Practical Documentation: Documenting your diagnosis

Published: 2010-07-04 18:20:49
Author: Kathy Mills Chang | ChiroEco | March 2010

Wikipedia defines a differential diagnosis as a systematic method used to identify unknowns.

This method, essentially a process of elimination, is used by physicians and other qualified healthcare professionals to diagnose a specific disease in a patient. Not all medical diagnoses are differential ones. Some diagnoses merely name a set of signs and symptoms that may have more than one possible cause, and some diagnoses are based on intuition or estimations of likelihood.

Careful differential diagnosis involves first making a list of possible diagnoses, then attempting to remove diagnoses from the list until — at most — one diagnosis remains. Removing diagnoses is done by making observations and using tests that should have different results, depending on which diagnosis is correct.

Differential diagnosis is the process whereby a given condition or circumstance (called the presenting problem or chief complaint) is examined in terms of underlying causal factors and concurrent phenomena, and is then compared to known categories of pathology or exceptionality.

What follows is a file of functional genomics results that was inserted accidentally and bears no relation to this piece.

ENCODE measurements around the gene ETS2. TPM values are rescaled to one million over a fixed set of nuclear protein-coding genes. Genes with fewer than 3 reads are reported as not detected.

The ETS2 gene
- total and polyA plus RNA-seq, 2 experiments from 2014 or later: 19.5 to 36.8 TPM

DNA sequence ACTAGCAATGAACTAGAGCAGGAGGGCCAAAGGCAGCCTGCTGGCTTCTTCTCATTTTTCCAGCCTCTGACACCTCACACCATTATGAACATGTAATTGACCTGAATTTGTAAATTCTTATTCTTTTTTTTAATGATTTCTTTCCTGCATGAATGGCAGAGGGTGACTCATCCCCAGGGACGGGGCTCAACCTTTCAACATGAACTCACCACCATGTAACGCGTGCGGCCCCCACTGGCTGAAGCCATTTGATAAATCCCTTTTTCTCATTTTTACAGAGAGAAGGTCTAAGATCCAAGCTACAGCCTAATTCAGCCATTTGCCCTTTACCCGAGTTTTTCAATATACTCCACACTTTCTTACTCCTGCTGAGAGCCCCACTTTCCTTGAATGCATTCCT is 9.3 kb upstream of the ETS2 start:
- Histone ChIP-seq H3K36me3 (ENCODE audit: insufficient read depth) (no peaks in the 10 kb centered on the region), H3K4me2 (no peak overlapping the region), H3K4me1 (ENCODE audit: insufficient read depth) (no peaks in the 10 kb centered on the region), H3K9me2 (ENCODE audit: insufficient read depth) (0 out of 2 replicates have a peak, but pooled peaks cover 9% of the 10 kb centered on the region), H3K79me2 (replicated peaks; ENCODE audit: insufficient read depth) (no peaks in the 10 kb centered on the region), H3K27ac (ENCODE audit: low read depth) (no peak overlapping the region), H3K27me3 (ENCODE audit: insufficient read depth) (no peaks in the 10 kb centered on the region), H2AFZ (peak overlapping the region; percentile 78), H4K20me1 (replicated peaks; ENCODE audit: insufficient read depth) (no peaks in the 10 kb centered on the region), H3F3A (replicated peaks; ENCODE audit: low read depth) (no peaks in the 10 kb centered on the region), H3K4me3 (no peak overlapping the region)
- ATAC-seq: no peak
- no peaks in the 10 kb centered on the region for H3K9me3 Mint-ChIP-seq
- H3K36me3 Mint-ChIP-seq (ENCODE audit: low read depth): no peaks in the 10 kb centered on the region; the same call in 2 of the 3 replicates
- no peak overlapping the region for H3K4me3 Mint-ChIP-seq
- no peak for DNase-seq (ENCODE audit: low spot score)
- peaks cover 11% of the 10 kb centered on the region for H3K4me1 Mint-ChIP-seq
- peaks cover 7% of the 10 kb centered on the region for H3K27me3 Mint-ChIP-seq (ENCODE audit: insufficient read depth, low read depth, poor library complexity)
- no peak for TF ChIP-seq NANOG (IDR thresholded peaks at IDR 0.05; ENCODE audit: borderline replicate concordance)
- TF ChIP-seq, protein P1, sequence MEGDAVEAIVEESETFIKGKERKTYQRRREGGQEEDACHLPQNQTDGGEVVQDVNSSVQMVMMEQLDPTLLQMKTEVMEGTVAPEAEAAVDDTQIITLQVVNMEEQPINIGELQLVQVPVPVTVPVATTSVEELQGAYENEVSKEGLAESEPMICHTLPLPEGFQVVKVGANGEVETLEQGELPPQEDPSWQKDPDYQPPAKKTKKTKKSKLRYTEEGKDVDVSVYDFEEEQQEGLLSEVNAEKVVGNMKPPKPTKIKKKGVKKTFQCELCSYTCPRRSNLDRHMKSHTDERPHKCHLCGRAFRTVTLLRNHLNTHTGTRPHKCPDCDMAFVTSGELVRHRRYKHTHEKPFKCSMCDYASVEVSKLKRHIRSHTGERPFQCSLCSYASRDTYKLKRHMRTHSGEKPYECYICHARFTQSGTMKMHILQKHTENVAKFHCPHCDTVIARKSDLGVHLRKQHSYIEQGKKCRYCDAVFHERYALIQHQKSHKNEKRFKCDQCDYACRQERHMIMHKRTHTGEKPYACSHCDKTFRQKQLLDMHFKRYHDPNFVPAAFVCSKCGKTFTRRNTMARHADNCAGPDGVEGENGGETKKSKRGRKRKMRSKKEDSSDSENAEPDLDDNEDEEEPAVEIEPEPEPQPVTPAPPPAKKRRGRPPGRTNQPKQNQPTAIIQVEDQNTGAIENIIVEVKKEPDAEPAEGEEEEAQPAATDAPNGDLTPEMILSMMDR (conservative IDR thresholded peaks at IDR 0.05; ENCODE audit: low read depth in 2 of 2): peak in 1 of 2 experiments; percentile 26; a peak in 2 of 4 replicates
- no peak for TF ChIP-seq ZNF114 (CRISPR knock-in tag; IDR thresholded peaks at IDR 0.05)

Differential diagnosis allows the physician to:

• More clearly understand the condition or circumstance,

• Assess reasonable prognosis, and

• Plan treatment or intervention for the condition or circumstance.

The diagnosis is a synthesis of your test results. The findings that differentiate one diagnosis from another are referred to as clinical pearls.

As a physician, you are expected to make “the diagnosis to your highest level of understanding,” says Manuel Duarte, DC, full-time faculty member at National University of Health Sciences.

It is OK to have intersegmental dysfunction as a diagnosis, but this is a part of the bigger clinical conundrum. A higher level of diagnosis could be something such as lumbar disc herniation with concomitant sciatica and associated segmental dysfunction as a descriptor.

Your review of the patient’s historical information, physical examination, and x-ray findings are the building blocks to your diagnosis. What makes a great physician is the ability to synthesize this information and interpret it. The end result is an identification of the injured tissue and the extent of the injury. With application of this process, the treatment should be intuitive.

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